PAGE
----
Saturday, 22 September 2012

Retreats For You

I loved the blue walls in the yard
As everyone knows by now, I can’t write much serious stuff at home, and take myself off to far-flung places to find the muse. Thanks to a rather large birthday, I was able to spend five nights at Retreats for You last week, in deepest darkest Devon. Actually, it wasn’t... the sun shone most days, the village of Sheepwash is beautiful, and the 18th century cob and thatch house is quirky and rather wonderful.
Sheepwash square - Retreats for You is on the right.

Owned and run by Deborah Dooley and her joiner husband Bob Cooper, Retreats for You is a heartwarming experience from welcome to goodbye. Deborah (or Deb, never ever Debbie...) was waiting for me when I pottered at five miles an hour up the lane into the vilage, and she came out to say hello, help with bags, and ask where my clothes were... I’d only got one small bag of clothes, was wearing the rest, the other three bags were books, and novels, and papers, and writery stuff. Not used to taking anything but a very few sloppy comfy clothes when I whizz off to my usual writing retreat in Ireland, I was momentarily thrown - did Retreats for You writers dress for dinner? Oo-er.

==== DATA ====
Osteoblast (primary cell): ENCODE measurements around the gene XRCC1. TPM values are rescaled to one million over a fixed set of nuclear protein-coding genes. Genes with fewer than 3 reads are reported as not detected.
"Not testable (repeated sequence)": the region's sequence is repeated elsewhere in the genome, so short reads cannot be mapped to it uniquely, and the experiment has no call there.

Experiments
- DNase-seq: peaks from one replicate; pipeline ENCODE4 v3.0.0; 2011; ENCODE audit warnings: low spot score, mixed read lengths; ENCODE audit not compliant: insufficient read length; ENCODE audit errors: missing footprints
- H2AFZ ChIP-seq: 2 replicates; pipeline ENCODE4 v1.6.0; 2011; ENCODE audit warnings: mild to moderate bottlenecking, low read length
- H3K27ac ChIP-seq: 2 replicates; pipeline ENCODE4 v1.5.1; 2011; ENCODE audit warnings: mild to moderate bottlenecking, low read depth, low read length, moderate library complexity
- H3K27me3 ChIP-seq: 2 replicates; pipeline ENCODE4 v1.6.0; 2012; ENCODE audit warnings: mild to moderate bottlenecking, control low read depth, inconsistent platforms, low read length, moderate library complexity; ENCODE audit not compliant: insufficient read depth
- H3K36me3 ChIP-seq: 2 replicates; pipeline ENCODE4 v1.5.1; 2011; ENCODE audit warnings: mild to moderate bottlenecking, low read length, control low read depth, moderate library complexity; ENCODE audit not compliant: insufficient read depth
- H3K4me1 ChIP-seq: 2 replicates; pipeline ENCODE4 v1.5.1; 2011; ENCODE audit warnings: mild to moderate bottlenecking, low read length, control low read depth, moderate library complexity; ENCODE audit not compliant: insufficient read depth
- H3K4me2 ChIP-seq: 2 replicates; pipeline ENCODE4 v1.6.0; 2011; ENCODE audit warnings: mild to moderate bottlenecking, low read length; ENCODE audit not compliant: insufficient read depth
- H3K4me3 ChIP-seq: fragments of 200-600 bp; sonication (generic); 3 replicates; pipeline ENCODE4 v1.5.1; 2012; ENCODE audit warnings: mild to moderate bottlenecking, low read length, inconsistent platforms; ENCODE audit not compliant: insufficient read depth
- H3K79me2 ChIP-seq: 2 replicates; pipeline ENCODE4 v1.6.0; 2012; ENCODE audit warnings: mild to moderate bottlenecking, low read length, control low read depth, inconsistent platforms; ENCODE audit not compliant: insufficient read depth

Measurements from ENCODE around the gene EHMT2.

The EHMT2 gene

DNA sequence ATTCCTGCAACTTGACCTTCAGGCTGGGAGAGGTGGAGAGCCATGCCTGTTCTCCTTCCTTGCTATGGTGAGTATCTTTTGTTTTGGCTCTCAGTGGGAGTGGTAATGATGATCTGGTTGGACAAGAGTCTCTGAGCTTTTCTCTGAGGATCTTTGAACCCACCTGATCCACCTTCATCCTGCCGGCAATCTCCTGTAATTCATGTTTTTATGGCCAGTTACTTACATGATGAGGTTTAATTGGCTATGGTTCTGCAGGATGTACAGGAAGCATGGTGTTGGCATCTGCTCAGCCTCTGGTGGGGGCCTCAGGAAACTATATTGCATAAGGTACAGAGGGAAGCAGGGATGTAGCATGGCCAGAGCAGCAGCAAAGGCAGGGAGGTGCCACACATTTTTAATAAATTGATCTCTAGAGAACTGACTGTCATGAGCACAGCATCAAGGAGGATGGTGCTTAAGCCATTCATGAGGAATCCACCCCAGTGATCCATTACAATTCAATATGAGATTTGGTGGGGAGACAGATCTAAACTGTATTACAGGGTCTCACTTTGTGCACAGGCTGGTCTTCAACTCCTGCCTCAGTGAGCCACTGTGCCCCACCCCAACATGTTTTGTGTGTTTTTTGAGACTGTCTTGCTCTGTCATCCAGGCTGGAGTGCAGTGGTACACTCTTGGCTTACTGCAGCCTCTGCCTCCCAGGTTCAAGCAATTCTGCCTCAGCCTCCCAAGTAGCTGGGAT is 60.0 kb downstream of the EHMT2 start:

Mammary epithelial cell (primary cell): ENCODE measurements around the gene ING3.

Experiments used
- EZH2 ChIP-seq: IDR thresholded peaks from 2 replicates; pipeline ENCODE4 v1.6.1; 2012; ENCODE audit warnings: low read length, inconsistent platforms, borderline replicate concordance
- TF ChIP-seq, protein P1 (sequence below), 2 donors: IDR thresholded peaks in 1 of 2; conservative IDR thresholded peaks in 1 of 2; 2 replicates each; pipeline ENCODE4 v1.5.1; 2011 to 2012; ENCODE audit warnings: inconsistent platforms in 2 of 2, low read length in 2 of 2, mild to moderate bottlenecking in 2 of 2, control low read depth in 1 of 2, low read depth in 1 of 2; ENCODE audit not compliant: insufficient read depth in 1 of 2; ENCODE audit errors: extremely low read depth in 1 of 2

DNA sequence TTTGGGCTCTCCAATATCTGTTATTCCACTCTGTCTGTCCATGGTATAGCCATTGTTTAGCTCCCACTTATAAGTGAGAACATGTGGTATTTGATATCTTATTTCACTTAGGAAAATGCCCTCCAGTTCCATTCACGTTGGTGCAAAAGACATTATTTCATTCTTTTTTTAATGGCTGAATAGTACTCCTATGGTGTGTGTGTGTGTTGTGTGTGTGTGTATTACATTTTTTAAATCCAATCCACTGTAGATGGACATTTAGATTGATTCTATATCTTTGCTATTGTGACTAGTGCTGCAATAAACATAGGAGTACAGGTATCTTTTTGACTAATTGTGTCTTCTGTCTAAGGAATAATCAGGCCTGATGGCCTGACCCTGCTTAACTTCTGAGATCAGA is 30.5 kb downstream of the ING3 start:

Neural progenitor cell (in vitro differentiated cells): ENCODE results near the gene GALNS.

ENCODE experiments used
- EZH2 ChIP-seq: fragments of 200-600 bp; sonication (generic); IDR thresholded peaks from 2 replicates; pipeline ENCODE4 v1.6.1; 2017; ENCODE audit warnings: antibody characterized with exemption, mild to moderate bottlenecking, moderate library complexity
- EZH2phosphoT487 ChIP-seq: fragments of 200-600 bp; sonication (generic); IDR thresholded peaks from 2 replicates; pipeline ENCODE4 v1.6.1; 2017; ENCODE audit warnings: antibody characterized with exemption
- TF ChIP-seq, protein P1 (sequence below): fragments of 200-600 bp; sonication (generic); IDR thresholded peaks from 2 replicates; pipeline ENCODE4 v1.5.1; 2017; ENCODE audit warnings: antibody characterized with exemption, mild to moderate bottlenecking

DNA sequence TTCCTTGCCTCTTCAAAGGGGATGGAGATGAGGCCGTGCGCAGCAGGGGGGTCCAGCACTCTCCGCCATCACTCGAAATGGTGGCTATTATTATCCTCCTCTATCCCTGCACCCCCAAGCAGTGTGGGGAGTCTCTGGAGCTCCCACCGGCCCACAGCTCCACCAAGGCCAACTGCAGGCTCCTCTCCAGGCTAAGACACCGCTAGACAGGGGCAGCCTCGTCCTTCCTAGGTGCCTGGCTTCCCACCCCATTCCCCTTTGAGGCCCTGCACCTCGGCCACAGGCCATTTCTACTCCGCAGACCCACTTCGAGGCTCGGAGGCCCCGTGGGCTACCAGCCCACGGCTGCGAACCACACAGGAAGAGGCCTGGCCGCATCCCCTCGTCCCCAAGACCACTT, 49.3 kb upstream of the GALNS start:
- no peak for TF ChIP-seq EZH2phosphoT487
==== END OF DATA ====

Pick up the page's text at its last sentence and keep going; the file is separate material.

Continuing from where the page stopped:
I am rather happy to report that they definitely don’t. I had smashing company - one writer was working on a final polish of a rather terrific fantasy novel, another, about to burst on the world when her first (and deliciously controversial) book comes out in early 2013, and who until then is wearing a large bag over her head, started a hilarious YA novel that had us in stitches, and a third was in the early stages of a very poised series of novels with just a touch of the surreal...

My room, overlooking the square
The house is great - it has been through many different guises in its time, and has settled rather nicely into a comfortable, somewhat rambling although not over-large family house that lends itself well to opening its doors to writer-types and others.  Tip: I'd check that all the guests are writers or other artists of some sort - Deb and Bob occasionally accept B and B guests, although this is rare.

       There are four study-bedrooms, a mix of comfy doubles, twins and singles. There is crisp white linen, an endless supply of white fluffy towels, and white bath robes and slippers are waiting in every room. Deb and Bob have worked hard to make the rooms bright and fresh  - painted floorboards, hand made wooden shutters on every window, white cob walls. The rooms at the front of the house, overlooking the square have slightly larger windows if natural light is your thing. The rooms at the side are atmospheric spaces, in the older part of the house, I’d guess, with thick walls, and windows pushing up into the thatch. The bathroom upstairs is awash with handcreams, bodycreams, body scrubs, shower gels, shampoos - it is hard to get out of there - I had to try everything, naturally.  There is another shower room and loo downstairs. There is also a visiting massage therapist and beauty therapist.